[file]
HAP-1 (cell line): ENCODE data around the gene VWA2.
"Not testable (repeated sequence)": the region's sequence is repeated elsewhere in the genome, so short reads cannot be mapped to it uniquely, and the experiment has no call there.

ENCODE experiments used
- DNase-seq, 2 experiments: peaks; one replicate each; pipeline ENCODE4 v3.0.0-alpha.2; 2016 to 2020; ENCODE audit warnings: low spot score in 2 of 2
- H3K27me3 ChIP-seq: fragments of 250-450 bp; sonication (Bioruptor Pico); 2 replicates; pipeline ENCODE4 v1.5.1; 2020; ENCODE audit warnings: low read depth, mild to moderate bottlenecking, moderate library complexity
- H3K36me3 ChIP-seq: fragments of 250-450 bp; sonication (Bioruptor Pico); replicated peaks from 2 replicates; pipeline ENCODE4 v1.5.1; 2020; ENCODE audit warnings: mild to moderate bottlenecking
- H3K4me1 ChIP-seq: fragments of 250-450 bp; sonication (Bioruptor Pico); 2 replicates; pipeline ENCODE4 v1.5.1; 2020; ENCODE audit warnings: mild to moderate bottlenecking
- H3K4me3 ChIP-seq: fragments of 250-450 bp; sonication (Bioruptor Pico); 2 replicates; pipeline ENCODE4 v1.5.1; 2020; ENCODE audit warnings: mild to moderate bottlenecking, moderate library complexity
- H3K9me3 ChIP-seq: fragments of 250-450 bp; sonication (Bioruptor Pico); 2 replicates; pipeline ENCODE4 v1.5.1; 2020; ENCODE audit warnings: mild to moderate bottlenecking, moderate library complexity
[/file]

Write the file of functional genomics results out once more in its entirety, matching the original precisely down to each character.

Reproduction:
HAP-1 (cell line): ENCODE data around the gene VWA2.
"Not testable (repeated sequence)": the region's sequence is repeated elsewhere in the genome, so short reads cannot be mapped to it uniquely, and the experiment has no call there.

ENCODE experiments used
- DNase-seq, 2 experiments: peaks; one replicate each; pipeline ENCODE4 v3.0.0-alpha.2; 2016 to 2020; ENCODE audit warnings: low spot score in 2 of 2
- H3K27me3 ChIP-seq: fragments of 250-450 bp; sonication (Bioruptor Pico); 2 replicates; pipeline ENCODE4 v1.5.1; 2020; ENCODE audit warnings: low read depth, mild to moderate bottlenecking, moderate library complexity
- H3K36me3 ChIP-seq: fragments of 250-450 bp; sonication (Bioruptor Pico); replicated peaks from 2 replicates; pipeline ENCODE4 v1.5.1; 2020; ENCODE audit warnings: mild to moderate bottlenecking
- H3K4me1 ChIP-seq: fragments of 250-450 bp; sonication (Bioruptor Pico); 2 replicates; pipeline ENCODE4 v1.5.1; 2020; ENCODE audit warnings: mild to moderate bottlenecking
- H3K4me3 ChIP-seq: fragments of 250-450 bp; sonication (Bioruptor Pico); 2 replicates; pipeline ENCODE4 v1.5.1; 2020; ENCODE audit warnings: mild to moderate bottlenecking, moderate library complexity
- H3K9me3 ChIP-seq: fragments of 250-450 bp; sonication (Bioruptor Pico); 2 replicates; pipeline ENCODE4 v1.5.1; 2020; ENCODE audit warnings: mild to moderate bottlenecking, moderate library complexity